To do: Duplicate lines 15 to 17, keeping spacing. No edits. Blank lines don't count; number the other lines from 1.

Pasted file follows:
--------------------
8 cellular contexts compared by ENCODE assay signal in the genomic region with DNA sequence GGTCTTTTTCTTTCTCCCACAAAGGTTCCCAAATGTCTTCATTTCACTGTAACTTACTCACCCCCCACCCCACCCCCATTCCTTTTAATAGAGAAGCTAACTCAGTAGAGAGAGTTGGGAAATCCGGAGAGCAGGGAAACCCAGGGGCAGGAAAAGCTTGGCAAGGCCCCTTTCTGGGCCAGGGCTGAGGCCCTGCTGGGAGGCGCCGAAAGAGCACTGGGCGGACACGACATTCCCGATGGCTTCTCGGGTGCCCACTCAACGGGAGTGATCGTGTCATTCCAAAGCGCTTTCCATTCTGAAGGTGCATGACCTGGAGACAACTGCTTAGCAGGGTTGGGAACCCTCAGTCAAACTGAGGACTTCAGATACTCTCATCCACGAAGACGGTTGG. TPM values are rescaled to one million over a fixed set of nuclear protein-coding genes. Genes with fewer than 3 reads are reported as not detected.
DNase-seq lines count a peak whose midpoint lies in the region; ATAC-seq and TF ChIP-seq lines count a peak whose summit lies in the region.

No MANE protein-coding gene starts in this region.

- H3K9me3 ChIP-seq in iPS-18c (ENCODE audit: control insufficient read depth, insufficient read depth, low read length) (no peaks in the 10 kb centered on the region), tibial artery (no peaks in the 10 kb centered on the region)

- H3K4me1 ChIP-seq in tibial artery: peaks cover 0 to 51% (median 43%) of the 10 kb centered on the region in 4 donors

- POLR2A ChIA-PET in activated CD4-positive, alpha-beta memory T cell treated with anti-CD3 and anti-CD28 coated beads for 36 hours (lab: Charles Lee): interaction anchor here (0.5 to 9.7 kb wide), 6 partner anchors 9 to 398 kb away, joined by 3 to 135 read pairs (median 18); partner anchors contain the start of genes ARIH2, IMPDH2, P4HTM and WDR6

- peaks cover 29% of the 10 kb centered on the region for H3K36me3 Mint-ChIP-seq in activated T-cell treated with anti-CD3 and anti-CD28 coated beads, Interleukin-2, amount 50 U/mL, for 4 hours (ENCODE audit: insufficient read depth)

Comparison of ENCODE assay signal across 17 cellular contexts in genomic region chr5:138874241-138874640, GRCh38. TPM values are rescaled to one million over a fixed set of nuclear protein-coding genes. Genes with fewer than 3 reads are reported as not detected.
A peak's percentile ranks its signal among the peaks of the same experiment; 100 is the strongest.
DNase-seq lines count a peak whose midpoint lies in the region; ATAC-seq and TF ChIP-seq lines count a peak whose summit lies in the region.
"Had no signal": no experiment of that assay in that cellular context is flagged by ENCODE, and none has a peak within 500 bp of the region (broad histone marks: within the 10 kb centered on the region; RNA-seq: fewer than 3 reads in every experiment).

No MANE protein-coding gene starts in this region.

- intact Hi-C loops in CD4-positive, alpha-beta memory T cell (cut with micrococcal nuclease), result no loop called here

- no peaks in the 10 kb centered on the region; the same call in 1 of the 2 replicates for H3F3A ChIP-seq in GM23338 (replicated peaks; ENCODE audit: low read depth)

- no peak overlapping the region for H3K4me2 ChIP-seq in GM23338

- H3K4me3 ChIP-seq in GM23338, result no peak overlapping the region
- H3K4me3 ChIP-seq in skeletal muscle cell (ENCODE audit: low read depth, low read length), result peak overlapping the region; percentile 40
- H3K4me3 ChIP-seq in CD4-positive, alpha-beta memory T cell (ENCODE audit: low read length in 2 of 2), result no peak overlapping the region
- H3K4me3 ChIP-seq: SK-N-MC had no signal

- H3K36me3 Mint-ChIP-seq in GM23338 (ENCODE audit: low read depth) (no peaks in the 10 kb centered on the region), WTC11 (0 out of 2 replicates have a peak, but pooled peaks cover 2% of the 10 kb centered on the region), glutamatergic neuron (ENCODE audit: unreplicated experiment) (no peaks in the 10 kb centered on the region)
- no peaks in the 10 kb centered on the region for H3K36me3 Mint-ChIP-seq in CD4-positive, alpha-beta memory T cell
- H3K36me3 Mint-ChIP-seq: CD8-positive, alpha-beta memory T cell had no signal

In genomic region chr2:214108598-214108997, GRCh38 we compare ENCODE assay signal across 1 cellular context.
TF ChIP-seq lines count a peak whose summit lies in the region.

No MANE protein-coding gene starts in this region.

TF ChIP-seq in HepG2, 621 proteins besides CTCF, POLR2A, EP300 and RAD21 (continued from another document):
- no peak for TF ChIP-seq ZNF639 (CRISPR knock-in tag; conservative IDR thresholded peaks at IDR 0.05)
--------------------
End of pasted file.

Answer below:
- no peak overlapping the region for H3K4me2 ChIP-seq in GM23338

- H3K4me3 ChIP-seq in GM23338, result no peak overlapping the region
- H3K4me3 ChIP-seq in skeletal muscle cell (ENCODE audit: low read depth, low read length), result peak overlapping the region; percentile 40